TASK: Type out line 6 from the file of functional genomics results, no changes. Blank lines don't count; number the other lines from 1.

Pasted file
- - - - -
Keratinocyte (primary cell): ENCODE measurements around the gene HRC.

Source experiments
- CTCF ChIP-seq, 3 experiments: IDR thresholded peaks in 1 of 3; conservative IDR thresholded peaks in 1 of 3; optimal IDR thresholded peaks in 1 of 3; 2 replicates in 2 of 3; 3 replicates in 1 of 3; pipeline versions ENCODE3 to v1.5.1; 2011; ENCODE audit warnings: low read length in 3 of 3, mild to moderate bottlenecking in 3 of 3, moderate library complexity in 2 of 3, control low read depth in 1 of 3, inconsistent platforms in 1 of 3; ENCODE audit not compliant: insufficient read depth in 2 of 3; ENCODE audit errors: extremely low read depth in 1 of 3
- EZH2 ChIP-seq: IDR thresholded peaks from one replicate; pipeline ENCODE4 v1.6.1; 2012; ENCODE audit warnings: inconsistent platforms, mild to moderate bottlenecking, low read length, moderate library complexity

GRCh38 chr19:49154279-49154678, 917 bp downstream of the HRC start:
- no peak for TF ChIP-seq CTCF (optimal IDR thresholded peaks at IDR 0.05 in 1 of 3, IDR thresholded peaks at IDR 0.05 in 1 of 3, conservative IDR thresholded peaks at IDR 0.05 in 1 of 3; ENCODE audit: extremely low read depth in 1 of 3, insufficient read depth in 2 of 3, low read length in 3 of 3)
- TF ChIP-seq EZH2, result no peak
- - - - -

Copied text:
- no peak for TF ChIP-seq CTCF (optimal IDR thresholded peaks at IDR 0.05 in 1 of 3, IDR thresholded peaks at IDR 0.05 in 1 of 3, conservative IDR thresholded peaks at IDR 0.05 in 1 of 3; ENCODE audit: extremely low read depth in 1 of 3, insufficient read depth in 2 of 3, low read length in 3 of 3)